REVIEW: ‘The Circle’ Is A Directionless Waste Of Talented Performers

It’s always surprising and disappointing seeing a film squander a plethora of talent in its cast. “The Circle” is one of those types of movies.

The picture centers on a young woman named Mae (Emma Watson) who gets a job at the world’s leading computer technology/social networking company, the Circle. Headed by a pair by the names of Bailey (Tom Hanks) and Stenton (Patton Oswalt), the Circle operates at a massive facility that largely provides anything that a person could really want.

As Mae settles into her new role, though, she starts to notice some things that seem off. This thought process is only increased when she comes into contact with a lead developer named Ty (John Boyega), who informs her of some shady operations. At the same time, though, Mae also becomes a person of interest as she starts coming up with new ideas that actually benefit the company.

The most glaring flaw with “The Circle” is its tone. According to the Internet Movie Database, the picture is classified as a sci-fi thriller/drama. However, it’s also come to my attention that the book the flick was based off of read more like a satire. In the movie’s case, a tone more in line with the book would have fit much better.

Everything from the script to the acting seemed to have the movie play out in an over-serious manner. This works continuously against the movie as scenes are often played out to put an audience on edge when the stakes aren’t particularly high. The film doubles down on this at the end of the second act when an event happens that’s supposed to be tragic but comes across as rather laughable.

The film’s story bounces around in quite an odd manner, too. Subplots get brought up, then they’re dropped and what’s worse is that Mae’s character arc doesn’t exactly have much direction. At some points it seems like she wants to go against the company and at others she’s all in to support it. However, this appears on screen less like a character torn between two options and more like a film that was trying to cover its bases in telling its “big brother is watching” message (which is displayed with no subtlety by the way).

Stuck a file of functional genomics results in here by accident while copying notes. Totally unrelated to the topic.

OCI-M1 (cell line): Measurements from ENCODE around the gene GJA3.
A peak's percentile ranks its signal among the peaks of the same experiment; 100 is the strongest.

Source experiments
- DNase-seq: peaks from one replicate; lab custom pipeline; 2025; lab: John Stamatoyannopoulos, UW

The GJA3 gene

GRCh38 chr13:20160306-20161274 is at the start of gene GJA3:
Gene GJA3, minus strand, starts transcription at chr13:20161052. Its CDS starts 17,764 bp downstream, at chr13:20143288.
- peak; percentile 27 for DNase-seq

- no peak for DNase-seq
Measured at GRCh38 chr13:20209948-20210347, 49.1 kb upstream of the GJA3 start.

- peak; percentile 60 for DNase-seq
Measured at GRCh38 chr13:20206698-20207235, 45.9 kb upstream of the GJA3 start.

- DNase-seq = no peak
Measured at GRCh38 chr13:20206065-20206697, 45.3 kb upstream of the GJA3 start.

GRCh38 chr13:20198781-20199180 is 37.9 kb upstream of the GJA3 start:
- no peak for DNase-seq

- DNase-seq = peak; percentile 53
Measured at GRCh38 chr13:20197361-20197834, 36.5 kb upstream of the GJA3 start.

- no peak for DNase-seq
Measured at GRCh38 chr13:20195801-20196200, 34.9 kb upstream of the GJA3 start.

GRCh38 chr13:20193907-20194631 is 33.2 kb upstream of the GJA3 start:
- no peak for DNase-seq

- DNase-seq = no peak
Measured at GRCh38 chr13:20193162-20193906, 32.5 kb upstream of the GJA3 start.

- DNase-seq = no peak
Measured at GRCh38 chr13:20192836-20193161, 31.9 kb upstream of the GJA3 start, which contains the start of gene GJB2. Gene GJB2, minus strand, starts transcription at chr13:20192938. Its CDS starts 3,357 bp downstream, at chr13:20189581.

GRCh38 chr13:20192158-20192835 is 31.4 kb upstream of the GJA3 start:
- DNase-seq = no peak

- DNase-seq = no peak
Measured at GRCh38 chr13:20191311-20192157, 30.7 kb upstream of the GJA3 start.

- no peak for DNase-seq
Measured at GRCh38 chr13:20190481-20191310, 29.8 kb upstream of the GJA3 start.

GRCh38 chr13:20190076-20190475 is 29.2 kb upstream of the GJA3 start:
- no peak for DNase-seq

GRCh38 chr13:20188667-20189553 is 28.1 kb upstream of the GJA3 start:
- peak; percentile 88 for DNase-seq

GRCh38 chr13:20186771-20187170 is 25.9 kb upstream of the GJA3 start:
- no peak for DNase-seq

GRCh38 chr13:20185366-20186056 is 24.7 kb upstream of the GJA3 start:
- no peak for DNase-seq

Staying on Mae’s character, it also didn’t help that Emma Watson gave a less than stellar performance here. The character she plays has parents who are facing difficult medical issues and when this is on screen Watson makes some of the emotions convincing. Yet for much of the runtime, she comes off as rather dull, delivering a mostly blank performance.

As for the supporting cast, Hanks has enough charm and Oswalt has enough screen presence to get by, but they’re not very memorable. Boyega, who was previously seen in “Star Wars: The Force Awakens,” is somewhat wasted here, too, both because he’s not particularly given much to do and his ‘big moment’ in the film’s climax is not very explored.

In some ways, “The Circle” reminds me of “Transcendence” from 2014. An over dramatic, convoluted sci-fi that has a message that’s already put to film multiple times. “The Circle” is quite the same, from the tone to the story to the acting, it’s a lackluster product. 1 out of 5.